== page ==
Neuroepidemiology

From Wikipedia, the free encyclopedia
Jump to navigation Jump to search

Neuroepidemiology is a branch of epidemiology involving the study of neurological disease distribution and determinants of frequency in human populations. The term was first introduced by Dr. Len Kurland, Dr. Milton Alter and Dr. John F. Kurtzke in 1967.[1] Traditionally, neuroepidemiology has been perceived for a long time as a science of incidence, prevalence, risk factors, natural history and prognosis of neurological disorders. However, this is only one part of neuroepidemiology, called non-experimental neuroepidemiology. The other integral, but commonly forgotten, part of neuroepidemiology is experimental neuroepidemiology, which is research based on clinical trials of effectiveness or efficacy of various interventions in neurological disorders.

Publications[edit]

In 1982, Karger set up a new journal entitled "[2]".[3] This periodical is the only international journal devoted to the study of neurological disease distribution and determinants of frequency in human populations.

Since the time of its inception in 1982, the scope of "Neuroepidemiology" journal has evolved considerably. At present, the journal publishes manuscripts on all aspects of epidemiology of neurological disorders, including clinical trials and systematic reviews.[4] Its primary focus is on chronic and acute neurological disorders of major importance to clinical medicine, public health, and health care delivery. The journal also welcomes manuscripts dealing with methodological issues in neuroepidemiological studies. In 2017, Dr. George Jelinek, Head of the Neuroepidemiology Unit at The University of Melbourne, and founder of Overcoming Multiple Sclerosis, LTD, an Australian not-for-profit organization[5] was posted as Specialty Chief Editor of Frontiers in Neurology section.

Congresses[edit]

To reflect modern achievements in our knowledge in non-experimental and experimental (clinical trials) epidemiology of neurological disorders, the First International Congress of Clinical Neuroepidemiology is planned to be held in 2009. This International Congress, for the first time, will bring together scientists and experts in all major fields of experimental and non-experimental neuroepidemiology. Combining scientific sessions in these two interrelated fields of neuroepidemiology with two corresponding half-day teaching courses and a one year-free on-line subscription to the journal of "Neuroepidemiology" for all registered participants are additional unique features of the Congress.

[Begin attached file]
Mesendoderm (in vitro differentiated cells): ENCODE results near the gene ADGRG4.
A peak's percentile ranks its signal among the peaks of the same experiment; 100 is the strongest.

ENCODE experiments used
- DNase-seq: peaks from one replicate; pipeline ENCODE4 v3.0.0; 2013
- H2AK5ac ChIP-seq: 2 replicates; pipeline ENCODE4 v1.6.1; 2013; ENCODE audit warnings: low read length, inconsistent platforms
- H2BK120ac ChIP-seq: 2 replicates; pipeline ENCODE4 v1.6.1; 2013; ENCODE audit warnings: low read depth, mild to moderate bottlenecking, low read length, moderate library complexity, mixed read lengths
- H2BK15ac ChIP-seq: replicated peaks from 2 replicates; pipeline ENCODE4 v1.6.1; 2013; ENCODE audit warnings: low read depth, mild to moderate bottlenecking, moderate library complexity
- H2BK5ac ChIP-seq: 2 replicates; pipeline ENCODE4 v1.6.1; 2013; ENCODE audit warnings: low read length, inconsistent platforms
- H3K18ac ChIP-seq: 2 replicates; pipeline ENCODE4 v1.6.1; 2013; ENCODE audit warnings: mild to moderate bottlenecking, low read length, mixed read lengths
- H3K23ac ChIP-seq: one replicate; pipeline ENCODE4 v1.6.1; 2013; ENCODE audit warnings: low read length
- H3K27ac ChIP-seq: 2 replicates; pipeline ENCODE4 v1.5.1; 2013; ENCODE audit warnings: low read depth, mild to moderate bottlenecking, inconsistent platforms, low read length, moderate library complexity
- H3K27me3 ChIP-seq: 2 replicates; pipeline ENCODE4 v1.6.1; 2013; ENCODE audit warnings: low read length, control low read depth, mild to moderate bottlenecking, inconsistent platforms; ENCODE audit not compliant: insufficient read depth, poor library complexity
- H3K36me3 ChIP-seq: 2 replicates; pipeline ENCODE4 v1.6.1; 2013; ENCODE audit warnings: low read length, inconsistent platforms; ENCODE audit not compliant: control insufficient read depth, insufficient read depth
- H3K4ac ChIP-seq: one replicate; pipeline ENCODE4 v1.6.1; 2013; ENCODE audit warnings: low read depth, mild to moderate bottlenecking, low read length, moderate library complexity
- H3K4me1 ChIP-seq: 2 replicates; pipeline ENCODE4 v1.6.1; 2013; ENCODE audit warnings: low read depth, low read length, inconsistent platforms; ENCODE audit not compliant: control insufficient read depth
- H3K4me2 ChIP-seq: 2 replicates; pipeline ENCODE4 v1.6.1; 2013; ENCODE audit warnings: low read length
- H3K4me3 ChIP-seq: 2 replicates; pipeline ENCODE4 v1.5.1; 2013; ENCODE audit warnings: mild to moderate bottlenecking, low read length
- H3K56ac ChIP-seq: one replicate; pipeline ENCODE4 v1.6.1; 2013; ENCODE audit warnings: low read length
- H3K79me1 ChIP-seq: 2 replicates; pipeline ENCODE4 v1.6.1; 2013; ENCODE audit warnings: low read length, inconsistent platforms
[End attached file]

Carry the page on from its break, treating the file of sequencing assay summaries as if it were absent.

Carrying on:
The main topics of the Congress that will be addressed during plenary, platform and poster sessions include stroke, TIA, dementia, Parkinson’s disease, multiple sclerosis, epilepsy, migraine, traumatic brain injury, peripheral neuropathy, neuromuscular disorders, central nervous system infections and tumours, neurological aspects of aging, neuropsychology and neuropsychiatric disorders. The Congress will feature internationally recognized invited speakers, platform lectures, short oral presentations and poster sessions, and will provide an ideal platform for continuing education in all fields of experimental and non-experimental clinical neuroepidemiology.

To reflect modern achievements in our knowledge in non-experimental and experimental (clinical trials) epidemiology of neurological disorders, the First International Congress of Clinical Neuroepidemiology will be held in Munich, Germany on August 27–30, 2009 (www.neuro2009.com). This International Congress, for the first time, will bring together scientists and experts in all major fields of experimental and non-experimental neuroepidemiology. Combining scientific sessions in these two interrelated fields of neuroepidemiology with two corresponding half-day teaching courses and a one year-free on-line subscription to the journal of "Neuroepidemiology" for all registered participants are additional unique features of the Congress.